The odd thing is Woman's Home Companion never explored the consequences that bringing a major magazine to cover one's first day at school had on this girl's popularity. Forget not bothering the teacher with extra questions or apple polishing; wouldn't it be a bit more annoying to have someone snapping photos over your shoulder all day? And are those resentful, judgmental students who look down their nose at the new girl really unfazed by the journalist following her around to document her every move? I'm sure if she really remained unpopular it would be because of this article!

Thursday, April 21, 2011

Fabergé's Follies

If you're like me, you have a refrigerator full of hard boiled eggs and you only want to pickle half of them. If that's the case, maybe you want to decorate the other half for Easter? The practice of dying Easter eggs goes back to Biblical times* when eggs were first anointed with spectacular hues derived from roots, peels, and mashed up plants to match Joseph's dream coat.. and, also, the various miracles of nature. Fabergé was the next artist to find inspiration in the blank canvas of the egg shell. However, he was not the last artist to work with these fragile baubles. That would most surely be Libbie Lovett, internationally renowned egg artisan. Some of Lovett's designs were featured in this article from Woman's Home Companion from March 1948, along with the works of some of her colleagues from the Oviform School of Arts and Crafts. Click on each individual image for a larger size. And, when you're done decorating your eggs, you can enjoy them in cheesy Velveeta bakes and sliced on top of hamburgers.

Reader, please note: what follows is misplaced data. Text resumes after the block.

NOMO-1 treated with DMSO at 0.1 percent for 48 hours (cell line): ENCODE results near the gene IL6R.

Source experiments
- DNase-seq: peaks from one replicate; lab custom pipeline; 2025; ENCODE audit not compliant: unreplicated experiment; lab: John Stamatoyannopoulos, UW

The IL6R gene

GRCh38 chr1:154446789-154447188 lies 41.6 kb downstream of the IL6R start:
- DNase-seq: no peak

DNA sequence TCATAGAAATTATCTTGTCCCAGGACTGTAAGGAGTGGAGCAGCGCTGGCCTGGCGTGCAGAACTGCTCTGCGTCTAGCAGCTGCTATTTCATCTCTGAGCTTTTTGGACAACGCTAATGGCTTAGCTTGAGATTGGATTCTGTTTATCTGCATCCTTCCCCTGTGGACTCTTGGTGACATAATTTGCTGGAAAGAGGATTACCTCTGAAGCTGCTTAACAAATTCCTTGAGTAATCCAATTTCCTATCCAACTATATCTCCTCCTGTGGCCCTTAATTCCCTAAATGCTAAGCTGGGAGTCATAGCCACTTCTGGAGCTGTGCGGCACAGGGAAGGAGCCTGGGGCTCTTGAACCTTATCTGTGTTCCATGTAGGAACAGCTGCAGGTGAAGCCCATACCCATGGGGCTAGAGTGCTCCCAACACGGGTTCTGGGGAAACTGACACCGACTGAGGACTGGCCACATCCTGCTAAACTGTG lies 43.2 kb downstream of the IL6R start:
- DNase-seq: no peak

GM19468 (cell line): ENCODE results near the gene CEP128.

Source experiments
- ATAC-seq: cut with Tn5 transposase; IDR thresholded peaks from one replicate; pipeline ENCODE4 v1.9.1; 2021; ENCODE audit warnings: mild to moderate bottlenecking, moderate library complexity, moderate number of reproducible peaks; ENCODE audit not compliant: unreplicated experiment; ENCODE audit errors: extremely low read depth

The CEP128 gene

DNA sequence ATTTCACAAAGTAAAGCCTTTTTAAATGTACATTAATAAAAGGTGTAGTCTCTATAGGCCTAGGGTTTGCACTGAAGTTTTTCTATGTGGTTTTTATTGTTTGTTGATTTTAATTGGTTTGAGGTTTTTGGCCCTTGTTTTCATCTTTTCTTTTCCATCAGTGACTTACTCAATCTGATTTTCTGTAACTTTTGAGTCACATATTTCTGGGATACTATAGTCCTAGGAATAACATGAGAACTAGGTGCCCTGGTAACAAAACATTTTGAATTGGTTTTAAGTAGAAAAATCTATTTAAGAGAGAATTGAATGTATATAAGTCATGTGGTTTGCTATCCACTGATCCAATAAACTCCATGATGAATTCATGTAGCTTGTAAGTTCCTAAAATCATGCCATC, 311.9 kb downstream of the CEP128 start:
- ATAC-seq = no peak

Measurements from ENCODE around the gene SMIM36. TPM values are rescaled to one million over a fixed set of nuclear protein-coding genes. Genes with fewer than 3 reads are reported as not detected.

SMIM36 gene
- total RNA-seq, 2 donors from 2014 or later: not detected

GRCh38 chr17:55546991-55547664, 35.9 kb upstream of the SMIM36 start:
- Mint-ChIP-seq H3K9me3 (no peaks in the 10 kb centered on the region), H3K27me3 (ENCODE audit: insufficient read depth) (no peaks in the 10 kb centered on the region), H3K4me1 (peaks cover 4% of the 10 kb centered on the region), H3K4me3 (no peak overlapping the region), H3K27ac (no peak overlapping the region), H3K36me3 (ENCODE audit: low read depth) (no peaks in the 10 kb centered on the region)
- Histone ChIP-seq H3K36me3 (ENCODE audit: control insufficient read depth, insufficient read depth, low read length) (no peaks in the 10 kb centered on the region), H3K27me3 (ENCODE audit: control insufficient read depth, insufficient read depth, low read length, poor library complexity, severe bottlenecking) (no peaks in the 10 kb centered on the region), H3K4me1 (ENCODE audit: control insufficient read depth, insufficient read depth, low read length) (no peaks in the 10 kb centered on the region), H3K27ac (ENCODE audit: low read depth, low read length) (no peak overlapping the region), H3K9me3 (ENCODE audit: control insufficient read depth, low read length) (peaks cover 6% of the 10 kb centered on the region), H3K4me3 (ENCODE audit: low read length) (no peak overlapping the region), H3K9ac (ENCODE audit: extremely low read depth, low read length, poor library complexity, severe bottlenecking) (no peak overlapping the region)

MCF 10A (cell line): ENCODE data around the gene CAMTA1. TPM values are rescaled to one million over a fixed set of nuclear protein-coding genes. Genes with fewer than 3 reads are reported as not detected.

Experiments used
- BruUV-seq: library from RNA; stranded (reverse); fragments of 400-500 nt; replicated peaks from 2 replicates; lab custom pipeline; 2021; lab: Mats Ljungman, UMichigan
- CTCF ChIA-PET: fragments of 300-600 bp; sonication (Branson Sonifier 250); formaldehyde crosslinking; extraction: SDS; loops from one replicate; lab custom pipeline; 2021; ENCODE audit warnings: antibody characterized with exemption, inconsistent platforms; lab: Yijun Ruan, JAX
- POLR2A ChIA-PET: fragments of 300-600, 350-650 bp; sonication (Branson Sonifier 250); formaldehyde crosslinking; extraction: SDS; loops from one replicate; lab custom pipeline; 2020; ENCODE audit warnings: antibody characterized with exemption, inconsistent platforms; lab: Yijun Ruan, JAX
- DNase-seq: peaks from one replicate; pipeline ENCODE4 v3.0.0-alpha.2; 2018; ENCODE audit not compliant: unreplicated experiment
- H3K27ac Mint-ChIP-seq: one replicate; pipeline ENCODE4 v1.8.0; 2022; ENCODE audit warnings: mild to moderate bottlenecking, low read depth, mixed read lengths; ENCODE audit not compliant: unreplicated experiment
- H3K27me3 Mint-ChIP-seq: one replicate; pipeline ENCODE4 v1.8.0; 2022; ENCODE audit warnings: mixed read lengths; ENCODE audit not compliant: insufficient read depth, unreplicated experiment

[* note: I don't know what I'm talking about]

Meet kindly Gran'ma Tippitoe whose head rests gently on one of those ketchup cups you can get from Wendy's. Give her bi-focals, just like your real Gran'ma, and give it to her as an Easter present on Sunday!

It never dawned on me that you can drain an egg before you decorate it. Is that what most people do rather than hard boil? Regardless, this page actually tells you how to 'blow an egg out' by puncturing the shell and letting the 'meat of egg' plop into a bowl.

This ovular menagerie is really quite impressive! Forget 3-D glasses. Drawn feathers and scales on the dyed shells give these critters a textured quality. If your holiday festivities have a patriotic or thrifty theme, try a hot air balloon or piggy bank design!

My favorite set of designs are on this final page. No one will wonder why you choose to pair a performing seal with a radish and a dirigible. They will cheer your meticulous decorative touches and ask you to do their eggs next year. If you're envious of those that can afford real Fabergés, all you need are a few paper doilies and some sequins, "jools," and good conduct stars. Your guests will never know they're not the real thing.

Happy Easter and Passover to all of my readers!